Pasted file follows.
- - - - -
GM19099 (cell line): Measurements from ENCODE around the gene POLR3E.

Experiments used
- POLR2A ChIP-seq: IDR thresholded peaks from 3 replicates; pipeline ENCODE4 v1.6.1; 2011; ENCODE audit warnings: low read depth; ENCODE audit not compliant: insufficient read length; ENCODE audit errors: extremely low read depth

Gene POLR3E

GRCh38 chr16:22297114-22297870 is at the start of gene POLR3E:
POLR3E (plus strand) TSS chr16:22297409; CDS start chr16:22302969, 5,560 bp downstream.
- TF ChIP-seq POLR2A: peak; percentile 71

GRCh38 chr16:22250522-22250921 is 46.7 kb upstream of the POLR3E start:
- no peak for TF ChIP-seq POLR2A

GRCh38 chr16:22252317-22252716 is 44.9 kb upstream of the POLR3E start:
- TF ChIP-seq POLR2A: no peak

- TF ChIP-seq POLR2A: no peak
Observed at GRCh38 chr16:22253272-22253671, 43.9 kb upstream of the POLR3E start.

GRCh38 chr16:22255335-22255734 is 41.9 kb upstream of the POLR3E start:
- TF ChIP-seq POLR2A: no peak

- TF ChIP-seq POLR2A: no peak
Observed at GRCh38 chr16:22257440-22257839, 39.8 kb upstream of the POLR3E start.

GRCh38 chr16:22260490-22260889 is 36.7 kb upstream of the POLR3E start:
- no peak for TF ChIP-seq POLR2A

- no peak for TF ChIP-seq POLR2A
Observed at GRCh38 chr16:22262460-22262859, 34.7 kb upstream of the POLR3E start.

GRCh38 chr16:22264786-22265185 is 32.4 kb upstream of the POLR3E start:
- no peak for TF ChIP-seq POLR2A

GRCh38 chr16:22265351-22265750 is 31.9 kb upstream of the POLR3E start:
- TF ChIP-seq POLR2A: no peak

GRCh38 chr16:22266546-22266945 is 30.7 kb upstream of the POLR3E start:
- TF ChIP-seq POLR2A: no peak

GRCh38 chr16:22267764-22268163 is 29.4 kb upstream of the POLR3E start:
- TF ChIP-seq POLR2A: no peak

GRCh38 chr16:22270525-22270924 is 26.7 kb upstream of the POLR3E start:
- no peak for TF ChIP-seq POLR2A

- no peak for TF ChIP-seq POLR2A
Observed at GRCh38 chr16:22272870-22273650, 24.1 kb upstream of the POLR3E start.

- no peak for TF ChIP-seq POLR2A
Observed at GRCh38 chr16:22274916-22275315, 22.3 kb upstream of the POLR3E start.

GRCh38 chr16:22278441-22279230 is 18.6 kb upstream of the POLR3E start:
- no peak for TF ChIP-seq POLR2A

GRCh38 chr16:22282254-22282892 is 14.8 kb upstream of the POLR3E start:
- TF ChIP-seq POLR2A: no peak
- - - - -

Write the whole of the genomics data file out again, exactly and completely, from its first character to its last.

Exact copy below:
GM19099 (cell line): Measurements from ENCODE around the gene POLR3E.

Experiments used
- POLR2A ChIP-seq: IDR thresholded peaks from 3 replicates; pipeline ENCODE4 v1.6.1; 2011; ENCODE audit warnings: low read depth; ENCODE audit not compliant: insufficient read length; ENCODE audit errors: extremely low read depth

Gene POLR3E

GRCh38 chr16:22297114-22297870 is at the start of gene POLR3E:
POLR3E (plus strand) TSS chr16:22297409; CDS start chr16:22302969, 5,560 bp downstream.
- TF ChIP-seq POLR2A: peak; percentile 71

GRCh38 chr16:22250522-22250921 is 46.7 kb upstream of the POLR3E start:
- no peak for TF ChIP-seq POLR2A

GRCh38 chr16:22252317-22252716 is 44.9 kb upstream of the POLR3E start:
- TF ChIP-seq POLR2A: no peak

- TF ChIP-seq POLR2A: no peak
Observed at GRCh38 chr16:22253272-22253671, 43.9 kb upstream of the POLR3E start.

GRCh38 chr16:22255335-22255734 is 41.9 kb upstream of the POLR3E start:
- TF ChIP-seq POLR2A: no peak

- TF ChIP-seq POLR2A: no peak
Observed at GRCh38 chr16:22257440-22257839, 39.8 kb upstream of the POLR3E start.

GRCh38 chr16:22260490-22260889 is 36.7 kb upstream of the POLR3E start:
- no peak for TF ChIP-seq POLR2A

- no peak for TF ChIP-seq POLR2A
Observed at GRCh38 chr16:22262460-22262859, 34.7 kb upstream of the POLR3E start.

GRCh38 chr16:22264786-22265185 is 32.4 kb upstream of the POLR3E start:
- no peak for TF ChIP-seq POLR2A

GRCh38 chr16:22265351-22265750 is 31.9 kb upstream of the POLR3E start:
- TF ChIP-seq POLR2A: no peak

GRCh38 chr16:22266546-22266945 is 30.7 kb upstream of the POLR3E start:
- TF ChIP-seq POLR2A: no peak

GRCh38 chr16:22267764-22268163 is 29.4 kb upstream of the POLR3E start:
- TF ChIP-seq POLR2A: no peak

GRCh38 chr16:22270525-22270924 is 26.7 kb upstream of the POLR3E start:
- no peak for TF ChIP-seq POLR2A

- no peak for TF ChIP-seq POLR2A
Observed at GRCh38 chr16:22272870-22273650, 24.1 kb upstream of the POLR3E start.

- no peak for TF ChIP-seq POLR2A
Observed at GRCh38 chr16:22274916-22275315, 22.3 kb upstream of the POLR3E start.

GRCh38 chr16:22278441-22279230 is 18.6 kb upstream of the POLR3E start:
- no peak for TF ChIP-seq POLR2A

GRCh38 chr16:22282254-22282892 is 14.8 kb upstream of the POLR3E start:
- TF ChIP-seq POLR2A: no peak